Weekend Testing Americas session N8 was initially planned as a mini-project: explore and map the product, deliver a test plan and test results. That’s ambitious already for 90 minutes of work! However, we took that over the edge – and succeeded.
Today’s session is dedicated to session-based exploratory test management. The product we test is located here: http://ribbit.cc/. Your goal is to explore the product and plan testing missions – charters. The test plan must be a single deliverable per group.
We suggest you to spend first 15 minutes organizing into teams, and then team leads can split the application into targets. Then you can break down the targets into charters within your groups. Then you’ll have 60 minutes to work exploring, testing, and mapping charters. Any group, which decided that mapping is done, can continue testing for the rest of the time allocated. Groups don’t need to compete with each other; remember, at the end we will provide the result as a whole.
Report any bugs found into the common chat with a hashtag #bug.
Report any issues into the common chat with a hashtag #issue.
Report any charters you suggest into the *group* chat with a hashtag #charter.
Report any focus areas within the charter into the *group* chat with a hashtag #area.
Leads, you need to do some admin work as well, please create a mindmap (or at least an ordered list) of charters and areas created by your group. Would be good if you collected bug/issue reports too.
After 60 minutes is over, leads need to present results as a summary (all fit in 3-5 minutes).
Then we will discuss THE OVERALL result.
Now, let me digress here. “Weekend Testing Americas” does not mean that it’s open for “western hemisphere” only. Practically, it’s just a name of the chapter and a timezone. We have attendants from Europe, from UK, from Israel, from India… Most of these people have never seen each other in person and first time “met” in one of the Weekend Testing sessions. In the paired testing exercise testers need to get along and communicate effectively right on the go. And this time the first challenge was about building a testing team.
While planning the session Michael Larsen and I decided to allocate 15 minutes for the first part – team building. No, that wasn’t an intentional “trap”, but rather a constraint dictated by the overall timing. During the debriefing, however, many reported that organizing a team was the hardest part, and it impacted the further activities. Well, here’s the first lesson to say out loud.
Building a team is a critical part, take it seriously and support by all means!
Let’s stay reminded also, that at Weekend Testing Americas the goal of every session is learning through practice. Yes, we also produce great, at times brilliant test results, but those are bonus stuff. If something didn’t go as expected that might be even better – to understand what you needed, or what you should have done to succeed is much more important than a casual success from which you didn’t learn anything. We learn consciously, we are sharpening our testing skills.
..And we’re back to the session review.
The exploratory test plan is a single deliverable. Teams don’t need to compete, but need to collaborate instead to reach better coverage.
Communication within the teams and between the leads was the second biggest challenge, but more of a “technical limitation” type: it is hard indeed to keep up with a few chats. For leads it was even harder because the additional task for them was documenting the charters. Yet, happy to say, all of them succeeded and presented rich documents at the end of the mission. Shmuel Gershon used his favorite Rapid Reporter, Justin Byers used XMind, and Ajay Balamurugadas used TypeWith.me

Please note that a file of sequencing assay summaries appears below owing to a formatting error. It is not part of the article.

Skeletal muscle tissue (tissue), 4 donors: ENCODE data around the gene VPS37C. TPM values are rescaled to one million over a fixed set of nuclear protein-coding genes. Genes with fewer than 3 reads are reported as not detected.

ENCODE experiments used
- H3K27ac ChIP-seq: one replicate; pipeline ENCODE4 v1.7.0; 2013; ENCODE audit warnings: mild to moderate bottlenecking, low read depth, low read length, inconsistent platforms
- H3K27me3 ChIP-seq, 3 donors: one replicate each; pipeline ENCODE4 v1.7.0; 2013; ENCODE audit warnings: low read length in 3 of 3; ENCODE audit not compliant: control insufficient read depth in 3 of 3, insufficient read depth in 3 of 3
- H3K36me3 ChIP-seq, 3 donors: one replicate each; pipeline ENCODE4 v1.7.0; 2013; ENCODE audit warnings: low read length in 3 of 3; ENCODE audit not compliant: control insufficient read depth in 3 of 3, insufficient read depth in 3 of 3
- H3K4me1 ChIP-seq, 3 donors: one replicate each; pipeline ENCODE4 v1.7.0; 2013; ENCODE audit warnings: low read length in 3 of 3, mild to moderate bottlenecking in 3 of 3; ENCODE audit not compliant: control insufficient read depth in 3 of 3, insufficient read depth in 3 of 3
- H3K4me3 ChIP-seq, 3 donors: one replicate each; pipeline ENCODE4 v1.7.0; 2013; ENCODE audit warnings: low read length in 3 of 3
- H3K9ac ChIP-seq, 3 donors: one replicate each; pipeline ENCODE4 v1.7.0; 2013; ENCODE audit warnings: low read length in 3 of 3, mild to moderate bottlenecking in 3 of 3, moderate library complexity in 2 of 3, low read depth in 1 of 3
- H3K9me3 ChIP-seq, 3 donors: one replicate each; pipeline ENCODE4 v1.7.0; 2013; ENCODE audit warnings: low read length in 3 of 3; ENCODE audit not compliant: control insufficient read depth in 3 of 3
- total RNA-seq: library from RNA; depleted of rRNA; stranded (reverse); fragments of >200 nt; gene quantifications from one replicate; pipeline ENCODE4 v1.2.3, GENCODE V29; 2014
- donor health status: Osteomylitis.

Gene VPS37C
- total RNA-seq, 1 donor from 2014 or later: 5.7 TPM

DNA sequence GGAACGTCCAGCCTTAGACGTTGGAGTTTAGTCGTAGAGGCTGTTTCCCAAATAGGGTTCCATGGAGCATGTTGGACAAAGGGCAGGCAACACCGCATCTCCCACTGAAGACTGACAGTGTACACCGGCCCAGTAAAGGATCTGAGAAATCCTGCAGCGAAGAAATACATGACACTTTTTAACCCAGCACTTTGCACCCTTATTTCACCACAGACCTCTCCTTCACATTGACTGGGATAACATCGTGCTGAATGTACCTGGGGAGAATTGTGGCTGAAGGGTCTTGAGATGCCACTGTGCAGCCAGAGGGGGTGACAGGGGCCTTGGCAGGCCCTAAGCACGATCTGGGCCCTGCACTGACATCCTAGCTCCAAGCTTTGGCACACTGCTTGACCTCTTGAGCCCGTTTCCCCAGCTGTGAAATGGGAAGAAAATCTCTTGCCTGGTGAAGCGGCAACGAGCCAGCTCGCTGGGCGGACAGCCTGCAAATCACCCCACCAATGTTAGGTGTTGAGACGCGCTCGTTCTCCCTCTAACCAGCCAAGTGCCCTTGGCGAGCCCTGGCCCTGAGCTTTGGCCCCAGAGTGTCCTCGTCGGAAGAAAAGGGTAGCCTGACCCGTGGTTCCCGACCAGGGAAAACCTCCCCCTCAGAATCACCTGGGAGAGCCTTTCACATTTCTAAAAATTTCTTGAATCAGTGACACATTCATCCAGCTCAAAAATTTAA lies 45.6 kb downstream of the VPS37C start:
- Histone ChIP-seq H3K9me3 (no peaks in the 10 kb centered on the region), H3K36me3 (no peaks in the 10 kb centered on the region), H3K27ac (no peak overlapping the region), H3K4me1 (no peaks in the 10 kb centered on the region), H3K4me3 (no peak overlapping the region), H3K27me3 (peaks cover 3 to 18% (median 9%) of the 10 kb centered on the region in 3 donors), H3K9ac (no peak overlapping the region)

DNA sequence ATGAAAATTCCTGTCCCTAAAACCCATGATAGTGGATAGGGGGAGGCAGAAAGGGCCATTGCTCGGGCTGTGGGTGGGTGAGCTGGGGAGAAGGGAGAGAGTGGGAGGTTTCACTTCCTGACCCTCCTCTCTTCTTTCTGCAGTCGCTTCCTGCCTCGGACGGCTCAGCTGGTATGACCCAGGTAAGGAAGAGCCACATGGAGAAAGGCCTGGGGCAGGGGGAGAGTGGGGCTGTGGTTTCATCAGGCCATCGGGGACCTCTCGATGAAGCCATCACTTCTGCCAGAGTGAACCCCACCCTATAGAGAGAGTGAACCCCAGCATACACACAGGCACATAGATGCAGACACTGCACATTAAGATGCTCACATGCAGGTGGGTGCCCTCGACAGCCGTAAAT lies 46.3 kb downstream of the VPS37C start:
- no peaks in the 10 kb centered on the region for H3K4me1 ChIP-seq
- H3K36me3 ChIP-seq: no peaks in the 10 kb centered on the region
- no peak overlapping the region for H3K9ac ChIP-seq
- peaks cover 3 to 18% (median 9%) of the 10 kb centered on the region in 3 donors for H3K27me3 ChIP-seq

And let me highlight a conclusion on the second challenge.
Communication plays a critical role in testing, and must be supported on all levels
- from administrative to technical.
Before I get to the third challenge encountered during the mission, I want to talk more about the product and the product owner.
Our special guest this time was Ben Simo, creator of “Is There A Problem Here?” and “Questioning Software” web-sites, dedicated to testing. His latest project, http://ribbit.cc/, – is a quotes server. Not just some quotes – the quotes dedicated to software development and testing, as well as online references to documents you can download and books you can buy. As a facilitator I couldn’t immerse myself into one of the testing teams, but I can share my thoughts on the product based on the testing I made while preparing for the session.
I felt comfortable using the product (well, except of the color scheme, “Blood on your screen”, as was twitted). It is compact and rich, as an iPhone. I think, so extensive testing experience, as Ben Simo has, benefited him with a great taste in functional and usability design. The application gives an instant response (AJAX) for on-screen user actions, and is truly Web 2.0 as it’s tightly integrated with social media networks (Facebook, Twitter). And it has its own little entertainment page, which makes missing a content not so sad.
Ben created an API functionality allowing to integrate random quotes as a widget on other sites.
Overall, this is “a must see” product for all developers and a remarkable contribution for the online testing community!
..And the final part in the session review.
As it often happens, “simple outside” means “complex inside”. This inner complexity was the third major challenge reported, but only from the technical stand point: in-depth testing required using certain tools ready. Nevertheless, the related charters were identified and reported as requiring further testing. And this is the last keypoint:
Tools don’t make the master!